You might remember that one of Eric Holder's last statements before he stepped down as Attorney General was about the need to address the current laws that make that so difficult.
"We do need to change the law. I do think the standard is too high," Holder said Thursday. "There needs to be a change with regard to the standard of proof."Notice that the difficulty is in proving someone's "intent." That is what makes the standard of proof in these cases different from other situations where our court system has typically addressed claims of civil rights violations.
To bring a federal case, federal prosecutors must prove that a person used excessive force, willfully —meaning on purpose — with the knowledge that it was wrong.
William Yeomans, a former prosecutor in the Justice Department's Civil Rights Division, said proving intent is the biggest challenge in bringing a successful prosecution in such cases.
"It's extremely difficult to establish beyond a reasonable doubt what was in the defendant's mind when he committed the act."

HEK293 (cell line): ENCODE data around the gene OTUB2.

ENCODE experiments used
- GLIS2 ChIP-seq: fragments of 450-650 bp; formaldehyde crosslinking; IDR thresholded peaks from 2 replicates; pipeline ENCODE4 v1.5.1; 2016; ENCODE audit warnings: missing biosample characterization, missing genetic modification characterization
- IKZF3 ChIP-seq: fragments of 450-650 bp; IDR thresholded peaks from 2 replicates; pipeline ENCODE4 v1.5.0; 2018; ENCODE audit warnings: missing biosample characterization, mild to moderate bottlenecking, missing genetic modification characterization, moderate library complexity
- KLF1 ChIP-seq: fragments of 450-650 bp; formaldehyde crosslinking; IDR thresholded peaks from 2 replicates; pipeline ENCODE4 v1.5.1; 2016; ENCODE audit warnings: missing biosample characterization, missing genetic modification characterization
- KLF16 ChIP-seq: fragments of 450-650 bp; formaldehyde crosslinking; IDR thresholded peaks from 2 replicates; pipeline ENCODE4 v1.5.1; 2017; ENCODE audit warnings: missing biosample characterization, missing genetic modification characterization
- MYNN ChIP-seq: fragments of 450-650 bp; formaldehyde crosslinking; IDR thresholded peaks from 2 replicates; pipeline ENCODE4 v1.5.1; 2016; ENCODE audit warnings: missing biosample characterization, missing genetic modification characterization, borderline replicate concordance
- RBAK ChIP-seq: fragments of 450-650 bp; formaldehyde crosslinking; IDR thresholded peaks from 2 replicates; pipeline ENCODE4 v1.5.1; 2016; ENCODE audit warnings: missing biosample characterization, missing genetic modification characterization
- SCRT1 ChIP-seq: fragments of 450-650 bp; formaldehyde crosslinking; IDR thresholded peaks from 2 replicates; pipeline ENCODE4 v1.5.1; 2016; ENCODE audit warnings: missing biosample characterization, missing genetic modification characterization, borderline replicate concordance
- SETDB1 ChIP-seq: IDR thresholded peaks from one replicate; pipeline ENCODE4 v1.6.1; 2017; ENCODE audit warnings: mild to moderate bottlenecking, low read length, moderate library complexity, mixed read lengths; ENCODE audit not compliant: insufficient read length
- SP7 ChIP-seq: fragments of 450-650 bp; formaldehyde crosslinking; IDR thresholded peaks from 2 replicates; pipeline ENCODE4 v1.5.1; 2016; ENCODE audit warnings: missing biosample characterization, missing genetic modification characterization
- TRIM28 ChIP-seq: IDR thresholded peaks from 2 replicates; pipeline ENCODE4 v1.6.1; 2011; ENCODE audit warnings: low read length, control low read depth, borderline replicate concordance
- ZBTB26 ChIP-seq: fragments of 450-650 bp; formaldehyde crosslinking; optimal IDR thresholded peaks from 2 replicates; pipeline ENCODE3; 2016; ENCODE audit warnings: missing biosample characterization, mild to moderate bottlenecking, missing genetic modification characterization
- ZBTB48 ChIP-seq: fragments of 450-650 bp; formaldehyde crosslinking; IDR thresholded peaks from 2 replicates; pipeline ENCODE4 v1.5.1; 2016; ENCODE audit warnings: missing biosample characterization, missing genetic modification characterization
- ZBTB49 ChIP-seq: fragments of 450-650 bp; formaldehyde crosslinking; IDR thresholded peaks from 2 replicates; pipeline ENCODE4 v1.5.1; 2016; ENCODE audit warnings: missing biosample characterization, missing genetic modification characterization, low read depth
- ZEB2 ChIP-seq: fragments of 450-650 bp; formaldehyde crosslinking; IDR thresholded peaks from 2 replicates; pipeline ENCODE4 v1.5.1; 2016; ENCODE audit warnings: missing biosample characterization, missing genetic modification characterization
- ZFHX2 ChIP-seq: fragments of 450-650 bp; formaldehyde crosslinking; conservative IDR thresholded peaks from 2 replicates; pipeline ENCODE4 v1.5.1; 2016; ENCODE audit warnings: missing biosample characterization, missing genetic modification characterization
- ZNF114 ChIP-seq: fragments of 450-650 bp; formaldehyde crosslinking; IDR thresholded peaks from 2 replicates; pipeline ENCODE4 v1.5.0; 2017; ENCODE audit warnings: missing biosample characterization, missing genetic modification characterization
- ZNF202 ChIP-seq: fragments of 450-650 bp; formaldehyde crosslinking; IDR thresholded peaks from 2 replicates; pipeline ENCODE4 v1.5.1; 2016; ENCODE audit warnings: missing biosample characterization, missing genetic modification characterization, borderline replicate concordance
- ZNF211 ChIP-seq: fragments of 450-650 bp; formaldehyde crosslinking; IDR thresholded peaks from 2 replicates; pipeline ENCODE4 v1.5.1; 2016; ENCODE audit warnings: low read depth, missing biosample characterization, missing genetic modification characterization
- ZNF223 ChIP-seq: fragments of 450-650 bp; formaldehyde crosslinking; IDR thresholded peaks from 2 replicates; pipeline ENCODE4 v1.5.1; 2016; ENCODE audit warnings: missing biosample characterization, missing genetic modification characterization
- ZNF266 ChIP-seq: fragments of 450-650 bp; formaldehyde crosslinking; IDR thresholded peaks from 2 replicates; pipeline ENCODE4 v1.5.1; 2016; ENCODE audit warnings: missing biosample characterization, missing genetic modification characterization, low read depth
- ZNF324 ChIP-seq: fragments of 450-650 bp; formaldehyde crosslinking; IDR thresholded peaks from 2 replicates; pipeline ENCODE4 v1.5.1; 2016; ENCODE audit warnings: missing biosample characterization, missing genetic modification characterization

That's because early on in cases that followed passage of civil rights laws in the mid-1960's, the courts validated a standard known as disparate impact. It allowed defendants to prove a violation of civil rights based on the impact of their decisions/actions on protected classes rather than a need to prove it was the plaintiff's intent.
Going back to his work in the Justice Department in the 1980's, Chief Justice John Roberts has made attempts to do away with the standard of disparate impact. And now, with the Supreme Court's decision to hear arguments in a Texas housing case, he might finally get a chance to do that.
This question of whether a civil rights plaintiff must prove discriminatory intent in order to prevail is one of the most important questions in American civil rights law. It’s also currently before Chief Justice Roberts’ Court in a housing discrimination case called Texas Department of Housing and Community Affairs v. The Inclusive Communities Project.It's pretty clear that getting rid of the standard of disparate impact is Robert's goal in hearing this case. His court has attempted to do so two other times, only to have the cases settled while they were pending before the court (thanks to some excellent work by former head of DOJ's Civil Rights Division Thomas Perez).
If this case makes it through, it likely won't get as much attention as the one where Chief Justice Roberts was able to take a blow to the Voting Rights Act. But when it comes to the daily issues faced by people of color due to systemic racism, it might even be more important.